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Learn more about Salvador Dali
Salvador Dali was born in Figueras, Spain, the son of a notary whose
family came from Cadaques on the Costa Brava. The Dali family spent their summers in Cadaques, and it is this landscape that appears over and over in the artist's work, either as background or as an integral part of the composition. Dali began his career as an enfant terrible in the schools of Figueras and then went to the School of Fine Arts in Madrid where he quickly learned the fundamentals of drawing. At this time, however, he was more interested in studying Freud and art magazines that specialized in Cubism, Futurism, and metaphysical art. In about 1928, he went to Paris, attached himself with passionate conviction to the French Surrealists and soon married Gala Eluard, former wife of the poet Paul Eluard, one of the founders of the movement. However, as Dali became absorbed in the study of Italian Renaissance painters, the French Surrealists rejected his style as too academic in technique and, thus, he left France for New York.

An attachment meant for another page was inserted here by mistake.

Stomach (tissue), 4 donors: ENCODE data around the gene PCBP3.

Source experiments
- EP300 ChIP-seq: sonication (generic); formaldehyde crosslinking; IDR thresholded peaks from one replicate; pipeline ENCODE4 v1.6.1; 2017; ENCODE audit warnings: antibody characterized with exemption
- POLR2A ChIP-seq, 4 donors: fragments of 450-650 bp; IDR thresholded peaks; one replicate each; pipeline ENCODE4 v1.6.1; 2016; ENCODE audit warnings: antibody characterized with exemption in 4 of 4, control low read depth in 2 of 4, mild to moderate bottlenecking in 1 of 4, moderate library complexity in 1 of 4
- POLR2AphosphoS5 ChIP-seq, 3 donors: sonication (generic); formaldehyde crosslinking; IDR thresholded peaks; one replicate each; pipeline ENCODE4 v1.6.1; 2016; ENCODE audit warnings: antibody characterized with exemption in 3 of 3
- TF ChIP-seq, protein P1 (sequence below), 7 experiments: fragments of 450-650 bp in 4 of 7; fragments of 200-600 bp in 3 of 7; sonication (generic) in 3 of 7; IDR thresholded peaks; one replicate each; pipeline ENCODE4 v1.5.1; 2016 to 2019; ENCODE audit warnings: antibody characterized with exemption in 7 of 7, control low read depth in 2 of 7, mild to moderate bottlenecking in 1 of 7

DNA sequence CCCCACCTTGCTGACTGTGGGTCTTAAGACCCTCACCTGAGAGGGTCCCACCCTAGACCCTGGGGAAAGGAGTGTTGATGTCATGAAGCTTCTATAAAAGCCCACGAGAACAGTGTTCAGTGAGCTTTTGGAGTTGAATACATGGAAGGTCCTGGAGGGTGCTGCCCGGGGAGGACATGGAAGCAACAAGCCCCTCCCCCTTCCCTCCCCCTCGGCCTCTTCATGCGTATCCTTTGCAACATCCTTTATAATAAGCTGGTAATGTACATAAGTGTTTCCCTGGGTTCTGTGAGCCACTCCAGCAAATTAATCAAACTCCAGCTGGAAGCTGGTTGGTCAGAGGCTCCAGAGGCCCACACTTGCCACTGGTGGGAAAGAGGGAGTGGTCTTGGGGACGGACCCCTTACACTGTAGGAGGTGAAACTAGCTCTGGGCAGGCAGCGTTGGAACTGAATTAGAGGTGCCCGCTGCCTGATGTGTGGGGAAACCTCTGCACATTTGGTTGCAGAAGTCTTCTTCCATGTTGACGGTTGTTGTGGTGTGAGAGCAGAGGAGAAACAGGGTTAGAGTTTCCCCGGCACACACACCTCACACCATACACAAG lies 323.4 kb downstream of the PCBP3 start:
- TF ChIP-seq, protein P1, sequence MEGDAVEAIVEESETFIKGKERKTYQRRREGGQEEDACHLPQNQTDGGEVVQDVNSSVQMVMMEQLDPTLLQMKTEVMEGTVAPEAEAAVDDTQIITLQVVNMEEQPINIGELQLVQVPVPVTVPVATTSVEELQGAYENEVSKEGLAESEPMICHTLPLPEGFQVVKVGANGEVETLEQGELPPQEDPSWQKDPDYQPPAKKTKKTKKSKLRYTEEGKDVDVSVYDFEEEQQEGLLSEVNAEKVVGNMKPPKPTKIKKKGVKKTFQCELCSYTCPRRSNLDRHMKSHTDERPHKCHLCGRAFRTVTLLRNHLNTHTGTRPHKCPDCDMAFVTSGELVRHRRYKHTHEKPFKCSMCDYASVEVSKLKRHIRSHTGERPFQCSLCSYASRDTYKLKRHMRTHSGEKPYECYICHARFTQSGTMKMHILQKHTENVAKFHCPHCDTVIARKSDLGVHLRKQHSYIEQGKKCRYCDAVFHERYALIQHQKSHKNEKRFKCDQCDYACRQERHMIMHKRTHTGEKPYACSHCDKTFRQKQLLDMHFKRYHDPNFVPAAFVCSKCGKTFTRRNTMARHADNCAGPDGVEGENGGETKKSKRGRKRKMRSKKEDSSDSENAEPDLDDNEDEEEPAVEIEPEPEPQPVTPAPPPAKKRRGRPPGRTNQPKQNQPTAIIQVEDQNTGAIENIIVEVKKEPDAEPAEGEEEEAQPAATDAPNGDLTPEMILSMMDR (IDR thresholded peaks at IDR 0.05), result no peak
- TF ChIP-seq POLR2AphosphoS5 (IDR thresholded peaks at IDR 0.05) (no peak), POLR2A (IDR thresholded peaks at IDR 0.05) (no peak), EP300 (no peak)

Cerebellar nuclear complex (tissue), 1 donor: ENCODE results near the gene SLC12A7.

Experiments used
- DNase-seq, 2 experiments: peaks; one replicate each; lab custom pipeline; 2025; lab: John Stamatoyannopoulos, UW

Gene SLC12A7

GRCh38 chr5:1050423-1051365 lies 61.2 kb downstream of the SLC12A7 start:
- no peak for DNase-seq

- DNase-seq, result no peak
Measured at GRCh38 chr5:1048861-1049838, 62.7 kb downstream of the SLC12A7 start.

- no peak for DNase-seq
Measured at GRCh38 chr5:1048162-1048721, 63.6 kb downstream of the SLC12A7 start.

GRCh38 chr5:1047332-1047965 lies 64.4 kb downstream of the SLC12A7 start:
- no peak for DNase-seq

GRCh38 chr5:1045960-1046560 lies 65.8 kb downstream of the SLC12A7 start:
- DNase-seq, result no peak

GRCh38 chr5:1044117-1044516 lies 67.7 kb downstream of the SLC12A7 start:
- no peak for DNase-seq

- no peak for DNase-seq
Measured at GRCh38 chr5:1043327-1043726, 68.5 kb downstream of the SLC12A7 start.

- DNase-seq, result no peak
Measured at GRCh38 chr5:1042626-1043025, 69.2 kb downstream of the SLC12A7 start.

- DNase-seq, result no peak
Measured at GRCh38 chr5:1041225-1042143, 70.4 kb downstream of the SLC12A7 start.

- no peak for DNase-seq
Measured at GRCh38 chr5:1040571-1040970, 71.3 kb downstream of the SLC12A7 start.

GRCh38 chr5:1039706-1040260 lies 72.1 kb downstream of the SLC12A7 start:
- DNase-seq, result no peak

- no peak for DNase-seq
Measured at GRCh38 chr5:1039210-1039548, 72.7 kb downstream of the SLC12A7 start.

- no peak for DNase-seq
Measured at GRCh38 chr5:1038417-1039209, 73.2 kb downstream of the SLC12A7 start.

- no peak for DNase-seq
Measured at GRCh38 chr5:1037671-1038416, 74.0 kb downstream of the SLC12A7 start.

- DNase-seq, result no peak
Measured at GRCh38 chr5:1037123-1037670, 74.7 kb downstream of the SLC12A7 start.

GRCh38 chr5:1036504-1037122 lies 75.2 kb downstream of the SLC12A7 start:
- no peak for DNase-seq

Dali's work is distinguished by precise and finely executed draughtsmanship of almost photographic exactitude. Paint is applied smoothly and evenly
in a varied and generally muted palette that occasionally breaks out into glaring color. His subject matter is that of the Freudian dream world and of metamorphosis of objects, people, and animals, arranged in unexpected and often inexplicable combinations. A prodigious worker, Dali has produced large quantities of paintings that include portraits, landscapes with figures, figures seemingly superimposed on landscapes, and, more recently, religious subjects. He has also done illustrations for books, lithographs and etchings, and jewelry designs.